NBC10.com - Doug Shimell
The Coast Guard Cutter Vigorous stationed out of Cape May Training Station played an integral role in transporting the disabled Carnival cruise "Triumph" to safety. Its crew returned home on Monday and spoke to NBC10's Doug Shimell who reports the details
After a two-month journey, the Coast Guard Cutter Vigorous finally came home on Monday, returning to its training center in Cape May, NJ.
For 60 days, the crew of the 270 foot coast guard cutter patrolled the Atlantic seaboard, the Gulf of Mexico and Caribbean Sea. Originally, the crew’s mission was to assist the Colombian Navy for a drug interdiction. In early February however, the crew was called in for a much bigger task.
“On the way we were informed about the cruise ship Triumph that was disabled and adrift,” said Captain Greg Magee, the commander of the Vigorous.
A fire broke out in the engine room of the Carnival Triumph, leaving the ship dead in the water and over 3,000 passengers stranded in the Gulf of Mexico.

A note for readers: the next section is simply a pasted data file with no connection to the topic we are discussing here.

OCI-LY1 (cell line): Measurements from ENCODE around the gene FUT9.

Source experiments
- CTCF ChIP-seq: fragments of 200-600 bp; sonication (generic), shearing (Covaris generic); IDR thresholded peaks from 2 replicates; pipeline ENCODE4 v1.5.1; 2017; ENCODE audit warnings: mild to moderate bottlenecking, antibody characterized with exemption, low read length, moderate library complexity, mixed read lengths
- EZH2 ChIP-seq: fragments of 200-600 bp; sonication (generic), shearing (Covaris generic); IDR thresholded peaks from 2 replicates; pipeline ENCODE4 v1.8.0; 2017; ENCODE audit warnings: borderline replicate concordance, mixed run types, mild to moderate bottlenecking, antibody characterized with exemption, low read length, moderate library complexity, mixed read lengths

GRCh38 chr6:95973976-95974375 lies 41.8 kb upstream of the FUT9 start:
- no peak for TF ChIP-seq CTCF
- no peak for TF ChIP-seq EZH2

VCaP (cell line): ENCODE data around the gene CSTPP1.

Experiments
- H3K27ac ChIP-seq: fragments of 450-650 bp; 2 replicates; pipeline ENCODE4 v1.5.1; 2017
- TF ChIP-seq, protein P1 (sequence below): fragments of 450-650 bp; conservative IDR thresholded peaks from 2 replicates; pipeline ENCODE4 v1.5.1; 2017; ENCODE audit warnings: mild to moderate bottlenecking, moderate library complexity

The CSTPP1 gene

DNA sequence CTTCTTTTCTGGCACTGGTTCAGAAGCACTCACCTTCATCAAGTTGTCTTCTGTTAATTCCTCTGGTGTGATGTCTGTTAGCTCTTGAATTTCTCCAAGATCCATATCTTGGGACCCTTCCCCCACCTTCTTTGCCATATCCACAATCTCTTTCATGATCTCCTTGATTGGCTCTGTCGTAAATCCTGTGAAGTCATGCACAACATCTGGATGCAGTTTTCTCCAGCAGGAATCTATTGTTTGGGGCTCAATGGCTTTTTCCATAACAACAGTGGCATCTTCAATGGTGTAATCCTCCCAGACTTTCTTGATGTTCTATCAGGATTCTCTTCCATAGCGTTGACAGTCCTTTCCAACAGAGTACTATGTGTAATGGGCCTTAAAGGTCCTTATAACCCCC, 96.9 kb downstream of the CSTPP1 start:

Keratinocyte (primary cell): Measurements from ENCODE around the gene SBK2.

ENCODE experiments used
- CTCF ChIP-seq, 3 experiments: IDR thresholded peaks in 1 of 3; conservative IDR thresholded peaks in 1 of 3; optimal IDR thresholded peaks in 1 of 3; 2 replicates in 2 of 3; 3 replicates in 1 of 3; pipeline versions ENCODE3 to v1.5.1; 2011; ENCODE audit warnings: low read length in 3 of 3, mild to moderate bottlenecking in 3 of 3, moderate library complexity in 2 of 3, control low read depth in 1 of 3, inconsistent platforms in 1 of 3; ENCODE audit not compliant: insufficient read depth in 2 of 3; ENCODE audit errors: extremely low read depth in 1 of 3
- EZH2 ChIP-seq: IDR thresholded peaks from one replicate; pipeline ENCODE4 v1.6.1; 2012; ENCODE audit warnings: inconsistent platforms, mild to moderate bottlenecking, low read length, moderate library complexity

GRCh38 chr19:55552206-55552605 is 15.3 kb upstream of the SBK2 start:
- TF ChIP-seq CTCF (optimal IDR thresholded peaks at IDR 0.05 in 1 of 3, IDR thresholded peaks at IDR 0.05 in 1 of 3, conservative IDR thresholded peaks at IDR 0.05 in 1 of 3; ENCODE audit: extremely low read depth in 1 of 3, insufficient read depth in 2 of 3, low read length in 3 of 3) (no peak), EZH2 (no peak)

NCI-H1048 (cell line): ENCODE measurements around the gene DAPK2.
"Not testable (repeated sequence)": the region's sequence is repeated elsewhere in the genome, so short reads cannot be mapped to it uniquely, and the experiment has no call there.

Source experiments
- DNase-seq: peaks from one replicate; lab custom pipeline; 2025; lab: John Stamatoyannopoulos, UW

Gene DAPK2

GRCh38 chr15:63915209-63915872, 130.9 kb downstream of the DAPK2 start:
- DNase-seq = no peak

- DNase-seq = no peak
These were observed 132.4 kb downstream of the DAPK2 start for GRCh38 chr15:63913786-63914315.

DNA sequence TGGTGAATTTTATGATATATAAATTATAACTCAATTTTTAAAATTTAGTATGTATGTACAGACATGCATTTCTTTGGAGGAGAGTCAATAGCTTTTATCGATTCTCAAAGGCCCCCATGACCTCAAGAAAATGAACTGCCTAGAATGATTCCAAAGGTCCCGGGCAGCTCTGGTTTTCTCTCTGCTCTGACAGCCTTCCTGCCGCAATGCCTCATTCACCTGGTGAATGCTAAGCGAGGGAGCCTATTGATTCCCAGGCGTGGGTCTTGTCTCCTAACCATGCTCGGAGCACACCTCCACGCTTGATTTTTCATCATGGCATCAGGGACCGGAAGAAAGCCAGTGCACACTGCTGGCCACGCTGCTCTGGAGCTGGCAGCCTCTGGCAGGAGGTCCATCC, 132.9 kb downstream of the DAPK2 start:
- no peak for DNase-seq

“They were attempting to rendezvous with another cruise to transfer supplies,” said Captain Magee. “That didn’t work out at nighttime so we established communications.”
The crew quickly learned of the poor conditions on the Triumph and immediately sprang into action, helping to transport desperately needed supplies to the passengers on board.
“We were concerned to make sure the ship was safe and that it had emergency power at least,” said Magee. “That it was stable and that they had enough food and water on board to last for the transit.”
The Vigorous crew also used one of their small boats designed for drug intercepts to transfer a dialysis patient from the crippled cruise ship to another vessel. Finally, they helped escort the ship to Mobile, Alabama.
Aside from helping with the Triumph and the drug interdiction, the Vigorous crew also helped restore a nursing home in Boca Del Toro, Panama during their time at sea.
Now that they're home, Magee says they've received nothing but gratitude for their heroic efforts.
“We have gotten some feedback from several passengers that were on board,” said Magee. “They felt better and knew things were going to be okay with us being on the scene.”